- Associated Press - Tuesday, September 23, 2014

NEWARK, N.J. (AP) - More than 100 convicted sex offenders who have served their prison sentences could be taken off GPS monitoring devices after New Jersey’s Supreme Court ruled Monday that the state can’t subject them to round-the-clock monitoring if their crime occurred before the law authorizing it went into effect.

The court ruled in the case of George Riley of Eatontown, who served more than 20 years in prison for attempted sexual assault of a minor in 1986, more than 20 years before the state Legislature passed the Sex Offender Monitoring Act. The law requires 24-hour GPS monitoring for sex offenders determined to be high risk.

State Parole Board executive director David Thomas on Tuesday estimated that about 125 people currently under GPS monitoring could be affected by the court’s ruling. Thomas didn’t comment on the ruling but said by email that his office is working with the state attorney general’s office on the matter.

When Riley was released from prison in 2009, at age 76, he was not subject to any form of parole supervision, based on New Jersey law at the time of his conviction. But he was subject to Internet registration and community notification requirements under Megan’s Law. The parole board also ordered Riley to wear the GPS device, saying its decision was based on the classification of Riley as a Tier 3, or highest-level, sex offender under Megan’s Law.

In his appeal, Riley argued that the GPS monitoring was actually based on his 1986 conviction and that it amounted to additional punishment imposed after his sentence was completed, a violation of state and federal laws. The parole board rejected his appeal, but a three-judge appeals court later sided with Riley and reversed the GPS requirement.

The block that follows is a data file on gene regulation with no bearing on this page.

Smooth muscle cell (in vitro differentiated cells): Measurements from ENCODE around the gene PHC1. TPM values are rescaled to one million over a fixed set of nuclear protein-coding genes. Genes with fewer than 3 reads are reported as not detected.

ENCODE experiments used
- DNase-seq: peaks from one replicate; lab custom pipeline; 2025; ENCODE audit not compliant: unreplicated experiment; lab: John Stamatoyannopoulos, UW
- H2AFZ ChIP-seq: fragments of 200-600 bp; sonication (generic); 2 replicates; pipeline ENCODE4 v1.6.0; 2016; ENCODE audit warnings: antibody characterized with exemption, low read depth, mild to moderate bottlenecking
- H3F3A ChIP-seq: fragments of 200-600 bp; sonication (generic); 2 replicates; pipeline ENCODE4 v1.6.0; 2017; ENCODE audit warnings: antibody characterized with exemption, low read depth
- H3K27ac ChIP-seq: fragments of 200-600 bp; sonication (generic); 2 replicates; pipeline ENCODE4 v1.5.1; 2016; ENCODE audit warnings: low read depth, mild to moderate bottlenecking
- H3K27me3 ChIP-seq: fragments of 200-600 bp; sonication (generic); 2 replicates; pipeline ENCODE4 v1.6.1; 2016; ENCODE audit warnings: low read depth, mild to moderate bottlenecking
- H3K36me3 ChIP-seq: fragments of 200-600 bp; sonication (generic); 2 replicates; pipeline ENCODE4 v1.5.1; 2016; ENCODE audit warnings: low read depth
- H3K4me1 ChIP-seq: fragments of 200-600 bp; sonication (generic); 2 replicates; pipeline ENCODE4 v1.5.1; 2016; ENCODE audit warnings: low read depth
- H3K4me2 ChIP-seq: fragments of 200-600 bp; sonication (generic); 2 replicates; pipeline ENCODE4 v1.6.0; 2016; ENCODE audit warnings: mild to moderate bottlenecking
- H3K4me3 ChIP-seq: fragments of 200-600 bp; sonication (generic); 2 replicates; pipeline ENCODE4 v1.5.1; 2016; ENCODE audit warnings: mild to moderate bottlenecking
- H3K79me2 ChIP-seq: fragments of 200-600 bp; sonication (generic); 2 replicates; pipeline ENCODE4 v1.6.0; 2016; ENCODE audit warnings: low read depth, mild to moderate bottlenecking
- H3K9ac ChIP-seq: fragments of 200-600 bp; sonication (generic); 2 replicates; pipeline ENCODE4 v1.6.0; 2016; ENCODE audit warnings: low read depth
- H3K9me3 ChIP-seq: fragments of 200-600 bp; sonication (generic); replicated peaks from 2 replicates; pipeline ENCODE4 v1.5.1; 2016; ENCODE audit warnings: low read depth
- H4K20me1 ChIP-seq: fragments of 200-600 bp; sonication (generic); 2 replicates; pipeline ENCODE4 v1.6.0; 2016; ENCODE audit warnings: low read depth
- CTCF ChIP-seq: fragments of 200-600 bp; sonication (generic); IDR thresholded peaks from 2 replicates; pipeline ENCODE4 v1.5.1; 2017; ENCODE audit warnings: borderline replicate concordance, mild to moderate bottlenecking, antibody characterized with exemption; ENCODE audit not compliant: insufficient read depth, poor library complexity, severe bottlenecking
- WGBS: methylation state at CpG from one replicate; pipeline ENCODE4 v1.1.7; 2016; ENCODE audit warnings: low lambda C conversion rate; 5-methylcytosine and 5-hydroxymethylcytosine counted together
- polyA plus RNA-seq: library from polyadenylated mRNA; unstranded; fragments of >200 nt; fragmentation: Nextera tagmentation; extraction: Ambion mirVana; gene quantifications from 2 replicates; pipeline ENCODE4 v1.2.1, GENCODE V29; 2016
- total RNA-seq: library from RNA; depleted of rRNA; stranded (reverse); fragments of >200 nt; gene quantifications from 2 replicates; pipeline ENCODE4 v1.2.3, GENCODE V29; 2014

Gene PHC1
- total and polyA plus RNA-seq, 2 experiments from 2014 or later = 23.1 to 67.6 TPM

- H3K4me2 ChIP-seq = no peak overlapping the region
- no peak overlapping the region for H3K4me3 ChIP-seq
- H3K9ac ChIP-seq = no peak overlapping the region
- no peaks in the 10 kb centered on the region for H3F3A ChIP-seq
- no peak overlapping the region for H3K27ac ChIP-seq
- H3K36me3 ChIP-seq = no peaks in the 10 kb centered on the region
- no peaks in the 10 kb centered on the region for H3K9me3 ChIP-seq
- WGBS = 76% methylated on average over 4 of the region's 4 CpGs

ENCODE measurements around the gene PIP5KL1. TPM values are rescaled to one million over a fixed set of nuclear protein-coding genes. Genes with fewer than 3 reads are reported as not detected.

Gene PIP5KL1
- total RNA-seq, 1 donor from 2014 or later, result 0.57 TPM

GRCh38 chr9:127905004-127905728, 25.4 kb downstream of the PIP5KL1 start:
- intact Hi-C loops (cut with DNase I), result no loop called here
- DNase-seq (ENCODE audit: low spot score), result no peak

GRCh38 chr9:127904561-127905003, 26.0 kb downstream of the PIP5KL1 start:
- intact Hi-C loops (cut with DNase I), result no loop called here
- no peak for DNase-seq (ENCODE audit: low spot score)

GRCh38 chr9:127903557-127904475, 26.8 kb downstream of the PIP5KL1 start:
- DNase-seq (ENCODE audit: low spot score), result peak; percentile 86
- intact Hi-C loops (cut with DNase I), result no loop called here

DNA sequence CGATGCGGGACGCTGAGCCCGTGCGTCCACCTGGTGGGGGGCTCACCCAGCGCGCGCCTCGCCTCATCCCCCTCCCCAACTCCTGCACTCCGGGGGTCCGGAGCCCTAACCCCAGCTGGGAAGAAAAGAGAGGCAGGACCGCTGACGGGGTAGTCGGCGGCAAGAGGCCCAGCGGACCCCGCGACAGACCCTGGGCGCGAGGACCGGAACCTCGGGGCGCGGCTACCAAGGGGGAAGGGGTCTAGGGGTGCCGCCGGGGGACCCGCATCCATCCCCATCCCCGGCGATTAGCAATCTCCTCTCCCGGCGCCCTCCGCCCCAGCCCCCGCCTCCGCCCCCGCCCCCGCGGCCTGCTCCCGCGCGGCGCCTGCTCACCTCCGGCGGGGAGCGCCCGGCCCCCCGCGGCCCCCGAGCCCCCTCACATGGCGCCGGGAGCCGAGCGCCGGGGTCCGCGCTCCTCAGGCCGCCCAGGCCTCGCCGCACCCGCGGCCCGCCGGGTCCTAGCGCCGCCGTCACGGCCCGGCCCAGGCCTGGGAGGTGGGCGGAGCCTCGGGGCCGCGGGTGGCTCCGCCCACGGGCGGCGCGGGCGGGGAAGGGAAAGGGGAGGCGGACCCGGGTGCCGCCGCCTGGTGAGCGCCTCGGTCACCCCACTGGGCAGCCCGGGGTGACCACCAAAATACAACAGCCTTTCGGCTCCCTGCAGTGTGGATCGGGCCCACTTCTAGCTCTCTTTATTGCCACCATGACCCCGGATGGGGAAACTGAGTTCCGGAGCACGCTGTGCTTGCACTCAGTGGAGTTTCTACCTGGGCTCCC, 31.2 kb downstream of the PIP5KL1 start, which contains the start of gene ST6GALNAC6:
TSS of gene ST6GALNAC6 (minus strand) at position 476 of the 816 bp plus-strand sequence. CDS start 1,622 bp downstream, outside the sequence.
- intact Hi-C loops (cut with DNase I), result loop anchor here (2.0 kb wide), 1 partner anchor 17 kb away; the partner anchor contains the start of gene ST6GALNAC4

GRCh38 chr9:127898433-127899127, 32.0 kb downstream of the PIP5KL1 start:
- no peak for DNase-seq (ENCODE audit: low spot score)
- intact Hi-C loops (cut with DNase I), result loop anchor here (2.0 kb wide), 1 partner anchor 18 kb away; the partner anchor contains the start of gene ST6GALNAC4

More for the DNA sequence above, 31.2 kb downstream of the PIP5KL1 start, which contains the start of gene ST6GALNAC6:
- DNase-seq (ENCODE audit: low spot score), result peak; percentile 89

In its 4-3 decision Monday, the Supreme Court also agreed with Riley, with Justice Barry Albin writing that “SOMA is essentially parole supervision for life by another name” and it violated constitutional prohibitions on punishment applied retroactively. Albin noted that at Riley’s hearing on the Megan’s Law issue, “the court made no independent assessment of Riley’s current dangerousness unrelated to his prior convictions.”

Chief Justice Stuart Rabner and Justices Anne Patterson and Faustino Fernandez-Vina dissented.

The decision “is another in a line of decisions in which the judiciary has been asked to consider the reach of new technologies in a constitutional setting,” said Peter Verniero, a former state attorney general and Supreme Court justice currently in private practice. “That the justices were divided perhaps reflects the division within society itself over the government’s use of advanced technologies in a law enforcement context.”

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